The Hop is located under the railway arches of Leeds Station. Recently opened it felt both modern and traditional inside, and it makes good use of the cavernous space. Split over two levels this place had a bit of charm to it. It's owned by the Ottley Brewery so it's mainly their beers on offer, but they do have guest ales on as well. Both the beers I tried were from Ottley, and the Pale Gold and Silver King were good examples of blonde session ales. Around the side of the bar is a hatch dishing out award winning pies, and the Steak and Treacle pie I tried was very good indeed, with creamy mash and possibly the best peas I've ever had. There was live music on and I was glad I'd finally visited a pub with a bit of character, friendliness and even feeling a little bit trendy. Well worth a visit.

I really enjoyed my visit to Leeds, and the city felt like a mix of Manchester and Liverpool architecture and people wise. I was a bit disappointed that I didn't get the chance to visit the lauded North Bar, but I can always go there if I visit Leeds again - and hopefully I will!

Sunday, 14 September 2014

The Railway, Bromley and The Library, Islington

Antic are a "collective" of pubs that have been rapidly multiplying across South East London. Since I moved to SE London last year three new Antic pubs have opened near me. I've previously written about the Baring Hall and the Eltham GPO, and out of the two I prefer the Baring Hall. I was surprised to see it wasn't in the latest Good Beer Guide as they always serve a decent pint.  The GPO isn't bad but it seems to be having trouble shaking off the clientèle who used to go to its previous incarnation, the grubby booze barn "Old Post Office." They also aren't being very adventurous with their beer selection, with Landlord, Adnams and Deuchers nearly always the only ales on. I usually end up going to the Park Tavern across the road with its more lively beer selection.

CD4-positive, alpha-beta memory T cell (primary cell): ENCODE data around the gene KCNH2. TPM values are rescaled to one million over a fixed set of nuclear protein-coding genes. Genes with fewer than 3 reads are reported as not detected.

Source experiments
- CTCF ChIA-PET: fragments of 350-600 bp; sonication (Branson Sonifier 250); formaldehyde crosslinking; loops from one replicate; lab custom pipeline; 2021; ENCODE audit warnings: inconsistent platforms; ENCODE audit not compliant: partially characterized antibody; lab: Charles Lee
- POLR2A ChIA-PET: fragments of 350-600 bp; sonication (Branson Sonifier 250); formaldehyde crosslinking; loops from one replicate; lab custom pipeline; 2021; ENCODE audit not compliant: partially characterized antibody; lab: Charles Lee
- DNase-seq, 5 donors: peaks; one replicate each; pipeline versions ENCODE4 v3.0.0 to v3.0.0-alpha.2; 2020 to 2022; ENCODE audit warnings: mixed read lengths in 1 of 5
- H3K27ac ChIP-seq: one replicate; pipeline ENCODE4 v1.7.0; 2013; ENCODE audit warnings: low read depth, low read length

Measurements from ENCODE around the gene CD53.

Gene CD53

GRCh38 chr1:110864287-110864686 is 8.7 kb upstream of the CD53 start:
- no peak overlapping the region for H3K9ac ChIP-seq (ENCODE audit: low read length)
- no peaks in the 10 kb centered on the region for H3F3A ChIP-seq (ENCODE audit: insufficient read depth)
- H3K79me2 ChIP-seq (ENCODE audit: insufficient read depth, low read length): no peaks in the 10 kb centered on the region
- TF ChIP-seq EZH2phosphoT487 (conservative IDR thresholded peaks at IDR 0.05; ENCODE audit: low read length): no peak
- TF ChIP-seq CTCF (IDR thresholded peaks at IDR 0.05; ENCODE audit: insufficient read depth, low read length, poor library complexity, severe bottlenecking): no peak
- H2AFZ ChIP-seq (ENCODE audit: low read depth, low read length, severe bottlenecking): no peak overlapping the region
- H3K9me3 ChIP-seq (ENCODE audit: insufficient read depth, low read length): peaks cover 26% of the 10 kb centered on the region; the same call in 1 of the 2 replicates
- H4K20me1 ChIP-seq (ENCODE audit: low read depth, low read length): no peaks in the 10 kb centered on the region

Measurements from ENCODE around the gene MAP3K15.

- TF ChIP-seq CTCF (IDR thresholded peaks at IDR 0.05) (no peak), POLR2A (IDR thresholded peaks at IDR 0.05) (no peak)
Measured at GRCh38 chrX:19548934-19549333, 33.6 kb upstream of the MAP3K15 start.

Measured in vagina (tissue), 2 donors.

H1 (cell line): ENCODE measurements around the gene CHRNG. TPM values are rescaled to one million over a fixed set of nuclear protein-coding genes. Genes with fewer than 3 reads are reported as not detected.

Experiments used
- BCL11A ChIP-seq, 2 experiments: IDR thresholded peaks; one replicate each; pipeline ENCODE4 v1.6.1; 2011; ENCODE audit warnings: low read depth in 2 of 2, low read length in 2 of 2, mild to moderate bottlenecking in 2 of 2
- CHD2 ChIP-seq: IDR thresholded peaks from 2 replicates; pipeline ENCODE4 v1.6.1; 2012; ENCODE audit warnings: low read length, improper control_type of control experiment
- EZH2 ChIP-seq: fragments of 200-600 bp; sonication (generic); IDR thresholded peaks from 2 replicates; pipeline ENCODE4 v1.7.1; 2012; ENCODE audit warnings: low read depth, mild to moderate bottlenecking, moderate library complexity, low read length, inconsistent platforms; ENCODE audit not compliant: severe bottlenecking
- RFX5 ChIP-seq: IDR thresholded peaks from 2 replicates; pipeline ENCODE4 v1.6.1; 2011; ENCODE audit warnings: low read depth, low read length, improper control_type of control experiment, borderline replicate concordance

I recently visited the third Antic pub to open near me, the Railway Tavern in Bromley. This pub used to be a rock pub/venue, then closed for a while until Antic got their hands on it. The strict Antic formula has been applied -  shabby decorations, antique and "eclectic" furnishing, and a good selection of real ales behind the bar. Even the smell told me this was an Antic - an odd tinge of antiseptic in the air. The stage has disappeared so maybe live music won't be returning here. Beer wise I tried the Cronx Standard, an excellent session bitter from this talented brewery based in the uninspiring council estate sprawl of New Addington.  Brockley Brewery Red Ale is a good attempt at a style of beer I'm not a huge fan of, being malty and sharp on the finish. Both beers were in good condition and very suppable. The pub isn't serving food yet but I'm looking forward to returning when the kitchen opens - Antic pubs usually have a good menu. The service on a quiet Saturday lunchtime was a bit dozy but pleasant enough. Hopefully this pub will continue to improve.

The craft beer scene continues to rage throughout London, and more and more pubs are stocking beers from Beavertown, The Kernel and other craft superstars - at increasingly ludicrous prices. The Library in Islington is a pub/bar/music venue that has embraced craft beer - although I suspect it's to make a bit of extra dosh from "on trend" customers rather than because of a love of the scene. Bottles started at £4.95, with the majority of them at £5.95 and some even reaching £6.45. Now I enjoy brews from The Kernel and Bristol Beer Factory but these prices are just crazy. The pub itself is fine if a little soulless but it's no better or worse than the other middle class trendy bars dotted along Upper Street in dull Islington. I wouldn't visit the pub again.

I'm off to Leeds next weekend so I won't be updating next Sunday, but I'm hoping to visit a few pubs up there and can't wait to tell you all about them. See you soon!